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Playing Games with Your Brain

Chess playerDo you remember the days when you played board games with your friends and family? Back then, a “screen” was something to keep out bugs, not a portal to digital paradise. As “primitive” as a game of chess or bingo or Monopoly may seem, those neighborhood bridge tournaments were honing your thinking and memory skills, according to a recent study by the University of Edinburgh in Scotland.


The study showed that people in their 70s who regularly play board games and card games scored better than their non-playing peers on memory skill and thinking skill tests. Even more encouraging news: It’s not too late to take advantage of these skills. People who began playing these types of games in later years were more likely to preserve their thinking skills as they grow older.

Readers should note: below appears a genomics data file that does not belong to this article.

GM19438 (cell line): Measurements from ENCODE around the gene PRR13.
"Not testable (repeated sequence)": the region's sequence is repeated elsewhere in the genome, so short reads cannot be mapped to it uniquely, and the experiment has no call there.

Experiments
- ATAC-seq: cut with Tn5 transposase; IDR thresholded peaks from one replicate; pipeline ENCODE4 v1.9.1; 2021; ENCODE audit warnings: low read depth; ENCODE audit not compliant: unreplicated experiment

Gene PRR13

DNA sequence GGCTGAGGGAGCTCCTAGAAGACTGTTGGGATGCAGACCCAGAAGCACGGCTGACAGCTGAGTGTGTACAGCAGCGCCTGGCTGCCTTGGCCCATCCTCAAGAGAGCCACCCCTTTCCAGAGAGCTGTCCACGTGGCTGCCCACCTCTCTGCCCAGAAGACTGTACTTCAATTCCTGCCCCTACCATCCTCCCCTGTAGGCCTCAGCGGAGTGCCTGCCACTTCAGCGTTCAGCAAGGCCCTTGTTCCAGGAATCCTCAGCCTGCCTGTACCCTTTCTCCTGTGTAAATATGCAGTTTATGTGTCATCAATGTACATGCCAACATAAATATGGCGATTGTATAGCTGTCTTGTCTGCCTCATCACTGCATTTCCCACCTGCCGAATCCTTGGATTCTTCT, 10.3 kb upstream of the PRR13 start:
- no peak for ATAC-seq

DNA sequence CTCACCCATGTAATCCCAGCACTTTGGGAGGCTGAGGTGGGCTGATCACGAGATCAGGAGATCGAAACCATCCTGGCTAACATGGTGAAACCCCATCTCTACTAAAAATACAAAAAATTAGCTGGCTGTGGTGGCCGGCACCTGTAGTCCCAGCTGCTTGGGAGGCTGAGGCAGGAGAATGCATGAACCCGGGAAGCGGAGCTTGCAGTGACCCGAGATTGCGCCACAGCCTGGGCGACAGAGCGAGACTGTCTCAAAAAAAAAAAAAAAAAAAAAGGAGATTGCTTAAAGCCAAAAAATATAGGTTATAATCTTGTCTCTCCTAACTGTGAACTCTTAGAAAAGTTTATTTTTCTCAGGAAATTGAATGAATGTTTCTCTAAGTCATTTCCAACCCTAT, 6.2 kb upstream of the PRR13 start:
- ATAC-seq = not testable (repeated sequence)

These games require the player to think quickly, make strategic moves, and solve problems — the kinds of skills that are useful in everyday life, although not necessarily exercised every day. It’s also likely that the social interaction that comes with these non-digital games contributes to the well-being of the players.

There are other behaviors that can work to keep the brain healthy as we age, such as keeping physically active, avoiding alcohol and smoking, getting enough sleep, and eating a healthy diet. This study regarding game-playing can help researchers determine what games may be more “potent” than others, and what activities might help people keep sharp in their old age.

South Mountain Memory Care focuses on high-quality, personalized care. The brand new building is a stand-alone memory care community, meaning that the entire building, staff, and programs are designed to serve residents with cognitive issues. To ensure person-centered care and attention, we have accommodations for up to 28 residents. The building is divided into two neighborhoods (wings), each offering 10 private suites and 2 semi-private suites. South Mountain Memory Care is located in the Allentown suburb of Emmaus, Pennsylvania, and it is easily accessible from the Lehigh Valley, New Jersey, and Philadelphia. For more information, go to

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